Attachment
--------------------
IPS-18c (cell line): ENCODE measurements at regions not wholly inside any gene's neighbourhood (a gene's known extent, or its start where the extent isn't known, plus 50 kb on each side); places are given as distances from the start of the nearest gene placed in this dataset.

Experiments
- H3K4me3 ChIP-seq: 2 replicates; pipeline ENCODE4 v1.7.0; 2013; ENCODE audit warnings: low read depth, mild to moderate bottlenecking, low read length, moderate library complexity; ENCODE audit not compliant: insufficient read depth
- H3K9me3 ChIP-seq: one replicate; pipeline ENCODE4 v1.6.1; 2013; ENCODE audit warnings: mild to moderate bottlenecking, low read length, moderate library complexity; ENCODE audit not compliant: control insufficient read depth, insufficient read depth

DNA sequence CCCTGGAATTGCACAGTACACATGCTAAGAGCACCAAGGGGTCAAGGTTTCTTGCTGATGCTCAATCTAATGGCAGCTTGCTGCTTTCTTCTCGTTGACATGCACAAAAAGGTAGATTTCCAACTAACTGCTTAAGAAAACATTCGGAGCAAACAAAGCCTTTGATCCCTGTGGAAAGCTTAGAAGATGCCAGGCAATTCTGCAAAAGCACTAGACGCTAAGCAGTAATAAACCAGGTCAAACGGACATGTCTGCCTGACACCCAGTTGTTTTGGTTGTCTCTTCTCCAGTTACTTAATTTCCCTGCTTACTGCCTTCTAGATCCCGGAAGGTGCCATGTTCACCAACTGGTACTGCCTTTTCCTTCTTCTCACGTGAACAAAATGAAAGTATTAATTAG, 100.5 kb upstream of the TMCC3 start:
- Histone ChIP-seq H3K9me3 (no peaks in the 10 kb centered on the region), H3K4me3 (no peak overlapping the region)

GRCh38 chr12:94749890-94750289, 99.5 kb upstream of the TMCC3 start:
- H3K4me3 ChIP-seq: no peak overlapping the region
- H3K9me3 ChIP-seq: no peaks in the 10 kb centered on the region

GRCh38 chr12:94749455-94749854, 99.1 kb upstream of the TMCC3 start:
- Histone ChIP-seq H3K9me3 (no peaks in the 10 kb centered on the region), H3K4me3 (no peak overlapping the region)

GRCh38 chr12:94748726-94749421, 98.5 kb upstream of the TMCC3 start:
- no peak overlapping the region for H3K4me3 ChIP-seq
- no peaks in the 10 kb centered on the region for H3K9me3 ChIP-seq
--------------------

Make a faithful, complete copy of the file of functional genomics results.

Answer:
IPS-18c (cell line): ENCODE measurements at regions not wholly inside any gene's neighbourhood (a gene's known extent, or its start where the extent isn't known, plus 50 kb on each side); places are given as distances from the start of the nearest gene placed in this dataset.

Experiments
- H3K4me3 ChIP-seq: 2 replicates; pipeline ENCODE4 v1.7.0; 2013; ENCODE audit warnings: low read depth, mild to moderate bottlenecking, low read length, moderate library complexity; ENCODE audit not compliant: insufficient read depth
- H3K9me3 ChIP-seq: one replicate; pipeline ENCODE4 v1.6.1; 2013; ENCODE audit warnings: mild to moderate bottlenecking, low read length, moderate library complexity; ENCODE audit not compliant: control insufficient read depth, insufficient read depth

DNA sequence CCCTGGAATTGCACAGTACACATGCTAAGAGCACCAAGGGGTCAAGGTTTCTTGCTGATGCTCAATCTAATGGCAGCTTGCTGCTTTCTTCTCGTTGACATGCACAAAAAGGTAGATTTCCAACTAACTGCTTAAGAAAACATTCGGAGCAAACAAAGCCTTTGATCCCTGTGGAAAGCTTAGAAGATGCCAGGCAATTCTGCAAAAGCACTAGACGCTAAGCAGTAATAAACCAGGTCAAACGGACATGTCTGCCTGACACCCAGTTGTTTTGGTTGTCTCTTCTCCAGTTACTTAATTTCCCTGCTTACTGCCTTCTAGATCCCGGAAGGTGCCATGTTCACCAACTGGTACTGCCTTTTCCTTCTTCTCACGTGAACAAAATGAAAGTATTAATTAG, 100.5 kb upstream of the TMCC3 start:
- Histone ChIP-seq H3K9me3 (no peaks in the 10 kb centered on the region), H3K4me3 (no peak overlapping the region)

GRCh38 chr12:94749890-94750289, 99.5 kb upstream of the TMCC3 start:
- H3K4me3 ChIP-seq: no peak overlapping the region
- H3K9me3 ChIP-seq: no peaks in the 10 kb centered on the region

GRCh38 chr12:94749455-94749854, 99.1 kb upstream of the TMCC3 start:
- Histone ChIP-seq H3K9me3 (no peaks in the 10 kb centered on the region), H3K4me3 (no peak overlapping the region)

GRCh38 chr12:94748726-94749421, 98.5 kb upstream of the TMCC3 start:
- no peak overlapping the region for H3K4me3 ChIP-seq
- no peaks in the 10 kb centered on the region for H3K9me3 ChIP-seq